The Imperial Airways of Great Britain (U.K.)

flying International Flights to India, Egypt

and South Africa during the 1930s. Remarkable!

The Photos were received as an email, too good to be deleted and are posted
here to share this bit of British history with others.

The originator is unknown, but highly appreciated and hope this posting is
to his or her satisfaction.

Flying the Handley Page HP-42 aircraft on Imperial Airlines 1931 to 1939.

What was flying like around 80 years ago? No in-flight movies, no wi-fi connection and no
pretty stewardesses, how did they make a go of this? The aircraft looks so antiquated,
well, it was 1931!

Flying the airlines in the thirties was more fun than it is now. It was more leisurely
and you probably would have flown on one of these large 130 foot wingspan Handley Page
bi-plane aircraft, which were the mainstay of British Imperial Airways at the time.
They carried a total of 26 passengers, all first class, in three different compartments.
The Saloon, the Bar and Cocktail area, and the Smoking Section.

These machines were popular, comfortable and safe with no passenger killed during 10 years
of international and domestic operations while in use from 1930 to 1940. Excellent seating
with leg room, hot meals served on bone china and silver cutlery, with free liquor provided.
Overnights were at the best hotels. There was no rush, no waiting in lines and everyone
was well dressed.

Flying along at a few thousand feet at 100 mph, one could see the passing panorama below.
It took four days to a week, depending on headwinds and weather to fly from London to
Cape Town, South Africa flying only four hours a day. Typical overnights were Europe,
Cairo, Khartoum and Victoria Falls.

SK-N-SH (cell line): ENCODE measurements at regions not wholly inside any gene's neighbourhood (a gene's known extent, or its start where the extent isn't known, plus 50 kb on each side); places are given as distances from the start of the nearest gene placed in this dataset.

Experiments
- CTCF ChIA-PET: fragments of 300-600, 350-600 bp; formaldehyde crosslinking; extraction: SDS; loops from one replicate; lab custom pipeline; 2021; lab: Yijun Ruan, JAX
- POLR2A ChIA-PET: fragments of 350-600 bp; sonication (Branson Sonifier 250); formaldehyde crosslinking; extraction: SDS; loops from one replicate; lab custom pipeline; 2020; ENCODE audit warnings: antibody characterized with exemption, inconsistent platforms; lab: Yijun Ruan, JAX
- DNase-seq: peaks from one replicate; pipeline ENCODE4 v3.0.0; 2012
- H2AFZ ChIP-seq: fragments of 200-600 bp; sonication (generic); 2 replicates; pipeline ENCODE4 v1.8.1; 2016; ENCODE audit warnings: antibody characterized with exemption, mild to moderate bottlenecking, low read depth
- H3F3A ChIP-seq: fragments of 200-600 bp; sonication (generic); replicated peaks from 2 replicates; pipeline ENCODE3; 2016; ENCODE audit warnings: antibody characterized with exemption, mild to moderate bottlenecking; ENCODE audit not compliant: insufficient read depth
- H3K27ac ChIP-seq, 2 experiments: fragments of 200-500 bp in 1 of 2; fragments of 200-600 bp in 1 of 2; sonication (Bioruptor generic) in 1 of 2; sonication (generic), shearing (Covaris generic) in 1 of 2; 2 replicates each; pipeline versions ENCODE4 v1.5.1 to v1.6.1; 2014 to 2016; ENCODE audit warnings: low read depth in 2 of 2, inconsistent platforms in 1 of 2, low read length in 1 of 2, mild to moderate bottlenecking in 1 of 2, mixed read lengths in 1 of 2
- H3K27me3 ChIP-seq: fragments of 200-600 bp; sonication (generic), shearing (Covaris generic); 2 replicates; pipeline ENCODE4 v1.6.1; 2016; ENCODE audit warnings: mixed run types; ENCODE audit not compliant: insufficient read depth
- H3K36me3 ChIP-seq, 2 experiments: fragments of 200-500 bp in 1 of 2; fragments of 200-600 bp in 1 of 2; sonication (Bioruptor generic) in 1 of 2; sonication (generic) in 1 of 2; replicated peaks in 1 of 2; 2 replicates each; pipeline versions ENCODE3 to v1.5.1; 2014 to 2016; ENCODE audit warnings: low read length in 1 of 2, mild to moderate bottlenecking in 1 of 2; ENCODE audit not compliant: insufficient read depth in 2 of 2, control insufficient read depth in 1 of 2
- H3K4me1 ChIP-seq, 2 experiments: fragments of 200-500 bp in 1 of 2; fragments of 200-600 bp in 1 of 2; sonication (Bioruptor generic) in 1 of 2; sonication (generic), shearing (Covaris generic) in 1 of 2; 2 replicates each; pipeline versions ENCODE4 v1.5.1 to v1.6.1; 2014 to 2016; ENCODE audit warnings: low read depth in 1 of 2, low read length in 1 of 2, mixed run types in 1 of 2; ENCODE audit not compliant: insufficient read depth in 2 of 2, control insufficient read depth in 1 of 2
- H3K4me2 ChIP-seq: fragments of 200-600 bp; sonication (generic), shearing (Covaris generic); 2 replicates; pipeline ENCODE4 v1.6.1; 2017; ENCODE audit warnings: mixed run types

All stops to India also made for an interesting choice of destinations.

The Handley Page HP-42 of Imperial Airways, 1932, Slow, safe and very comfortable.

HP-42 "Hanno" at Samakh, Lake Tiberias in Palestine, 1931.

A 1930 flying magazine's view of the new HP-42 airliner. Note crew member as the
radio operator. The Bristol Jupiter engines were initially 450 hp and later bumped up to 550 hp.

The crew. The Captain, almost certainly, would have flown in the First World War -
note his cigar!

Imperial Airways advertisement of the day.

Khartoum, Sudan. Boarding for the flight South. Only one more overnight and then they will be
taking in the sights of Lake Victoria.

There was only one class; First Class. This is the forward Saloon. Note the gentleman's pith
helmet in the rack.

All engines running and the Captain not at the controls?

Cabin of a Handley Page HP-42. 1931. British Imperial Airways.

The cockpit of a Handley Page HP-42 airliner. London, 1931. No powered controls here.
Airspeed indicator and Altitude displays - as in modern jets - are on the bulkhead.

HP-42 airliner ready for a night flight. London's Croydon aerodrome, 1931

HP-42s at Croydon. Part of the Co-Pilot's duties was to stow the flag before take-off.
The Bristol Jupiter engines are warming up.

HP-42 over London. Cruise speed was 100 mph or 87 knots. Maximum speed was 120 mph
or 104 knots. No airline passenger was ever killed in one of these machines - in 10 years
of service. They flew all over the UK and Europe and down to South Africa on a regular
basis. They also conducted regular services to India via many places en-route.

A KLM DC-2 and an Imperial Airways HP-42 at Croydon, 1933.

Imperial Airways at Cairo in 1932. Note the Camels at Plane, the refueling
equipment, the ladders resting on the upper engines and the modest terminal building.

RAF Hendon Airport, London, 1937.
Royalty arrives. King George VI, center, and Queen Elizabeth on aircraft's steps.

An Interesting bit of history....

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